Hunter Baillie Memorial Presbyterian Church
cnr Johnston and Collins Streets, Annandale
Hill & Son 1890, 3 manuals, 24 speaking stops, mechanical action
Historical and Technical Documentation by Kelvin Hastie
© OHTA 2005 (last updated March 2018)
[Photo: Ralph Lane (March 2018)]
The concrete foundations of the present church were laid in 1886 and the building opened on 23 February 1889. The architects were Blacket Bros. (Cyril and Arthur Blacket). It was commissioned by Helen Mackie Baillie in memory of her husband John Hunter Baillie (1818-1854) whose estate on her death in 1897 was valued at £52,035.
This white Pyrmont sandstone building in the Decorated Gothic style is among Sydney's most important 19th century architectural landmarks, with a breathtaking 182-feet high spire supported on flying buttresses. It incorporates a clerestoried nave of six bays, aisles, transepts and a vestry placed externally to resemble a chancel. The shafts of the internal columns are of Aberdeen granite with plinths and capitals of Victorian basalt; the brass coronets are part of the original gas lighting. The pulpit and font are carved from Oamaru limestone and the timber furnishings are of lavish construction. 
The famous Hill & Son organ, standing on a raised platform at the rear of the church, is one of the best-preserved and most visually appealing instruments built by the firm in the last decade of the 19th century. Its case, designed by Dr A.G. Hill, is reminiscent of the firms’ design for Chichester Cathedral, from 1888 and incorporates burnished tin façade pipes. Built in 1890 as job number 2078 at a cost of £1,200 (£850 for the organ and £350 for the 'ornate case front'), the organ was opened on 29 May 1892 by Sydney City Organist, Auguste Wiegand, who immediately advised on a range of modifications. These included the transfer of the Swell Cornopean to the Great at 16-foot pitch, the provision of a Vox Humana 8’ to the Swell, the enclosure of the Choir division and the provision of American-style balanced “swell shoes”. Later alterations included the swapping and/or transposition of ranks among the Swell and Choir divisions and, in 1967, the replacement of Wiegand’s Vox Humana with a Mixture III.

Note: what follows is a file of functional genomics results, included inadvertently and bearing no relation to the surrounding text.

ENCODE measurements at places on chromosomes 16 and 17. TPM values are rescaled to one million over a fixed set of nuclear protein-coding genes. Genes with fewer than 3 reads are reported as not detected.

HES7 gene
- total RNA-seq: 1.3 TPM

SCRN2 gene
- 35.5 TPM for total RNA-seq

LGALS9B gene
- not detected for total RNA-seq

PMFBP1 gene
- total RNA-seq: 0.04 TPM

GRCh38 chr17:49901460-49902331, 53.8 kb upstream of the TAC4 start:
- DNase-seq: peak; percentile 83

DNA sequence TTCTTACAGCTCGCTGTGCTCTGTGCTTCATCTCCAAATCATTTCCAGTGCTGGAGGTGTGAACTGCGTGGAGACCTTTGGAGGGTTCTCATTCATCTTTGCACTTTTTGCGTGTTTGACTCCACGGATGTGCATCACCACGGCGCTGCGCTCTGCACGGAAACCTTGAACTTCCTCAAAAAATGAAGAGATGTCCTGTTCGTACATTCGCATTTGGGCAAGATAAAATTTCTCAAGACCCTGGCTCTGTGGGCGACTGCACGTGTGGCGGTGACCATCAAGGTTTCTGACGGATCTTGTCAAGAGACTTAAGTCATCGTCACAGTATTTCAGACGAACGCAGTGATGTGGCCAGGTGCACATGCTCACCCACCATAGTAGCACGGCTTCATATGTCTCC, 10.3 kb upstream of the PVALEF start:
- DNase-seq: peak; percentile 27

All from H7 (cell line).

In 1981 Roger H. Pogson returned most transposed ranks to their original positions and subsequent restoration work has been funded by several grants from the NSW Heritage Office and fund raising by the church. This work has been supervised by the church organist, Mr Ralph Lane in conjunction with Graeme Rushworth, and carried out in stages by Peter D.G. Jewkes Pty Ltd (in 1997, 2001 and 2003) and in the past year by Pipe Organ Reconstructions Pty Ltd. This has included the provision of a new blower, restoration of the Choir, Great and Pedal soundboards, together with their pipework and actions, and restoration of the pedalboard.
The instrument was completely restored between the years 1997 and 2017 at the instigation, and under the supervision, of the church's organist Ralph Lane OAM.
Hill & Son 1890 (3/24 mechanical)
Swell to Great
Swell to Choir
Great to Pedal
Swell to Pedal
Choir to Pedal
2 composition pedals to Swell
3 composition pedals to Great
Balanced swell pedal §
No of pipes = 1,368
Pitch a1 = 444 Hz at 180 C
Wind pressure = 76 mm (3)
Handblowing mechanism still operable
C - f#0 : 17.19.22
g0 - a#1 : 15.19.22
b1 - g3 : 8.12.15
+ Grooved bass with Stopped Diapason
* Ranks moved between divisions and/or transposed to new pitches in 1892, 1957 and 1967, but restored to original positions by Roger H. Pogson 1981 and Peter D.G. Jewkes 1997.
§ Added 1892
Hill & Son, London, 1890
Hunter Baillie Memorial Presbyterian Church, Annandale
(drawing by Graeme Rushworth)